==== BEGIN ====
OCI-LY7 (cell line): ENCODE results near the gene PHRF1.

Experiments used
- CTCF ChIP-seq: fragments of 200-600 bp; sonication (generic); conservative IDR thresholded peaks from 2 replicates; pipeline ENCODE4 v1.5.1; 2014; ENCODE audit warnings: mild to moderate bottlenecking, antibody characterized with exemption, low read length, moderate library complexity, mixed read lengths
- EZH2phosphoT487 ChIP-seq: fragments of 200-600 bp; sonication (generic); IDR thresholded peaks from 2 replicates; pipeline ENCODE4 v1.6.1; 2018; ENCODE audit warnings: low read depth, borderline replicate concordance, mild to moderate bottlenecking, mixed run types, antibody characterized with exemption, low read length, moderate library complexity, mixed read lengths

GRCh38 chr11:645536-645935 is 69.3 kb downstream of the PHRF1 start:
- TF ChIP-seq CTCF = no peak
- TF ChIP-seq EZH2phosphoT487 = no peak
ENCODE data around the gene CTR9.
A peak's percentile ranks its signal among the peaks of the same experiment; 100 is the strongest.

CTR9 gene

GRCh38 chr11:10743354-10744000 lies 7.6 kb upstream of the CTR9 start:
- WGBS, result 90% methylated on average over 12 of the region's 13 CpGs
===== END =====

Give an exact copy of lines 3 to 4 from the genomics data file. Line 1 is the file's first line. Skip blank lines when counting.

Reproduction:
- CTCF ChIP-seq: fragments of 200-600 bp; sonication (generic); conservative IDR thresholded peaks from 2 replicates; pipeline ENCODE4 v1.5.1; 2014; ENCODE audit warnings: mild to moderate bottlenecking, antibody characterized with exemption, low read length, moderate library complexity, mixed read lengths
- EZH2phosphoT487 ChIP-seq: fragments of 200-600 bp; sonication (generic); IDR thresholded peaks from 2 replicates; pipeline ENCODE4 v1.6.1; 2018; ENCODE audit warnings: low read depth, borderline replicate concordance, mild to moderate bottlenecking, mixed run types, antibody characterized with exemption, low read length, moderate library complexity, mixed read lengths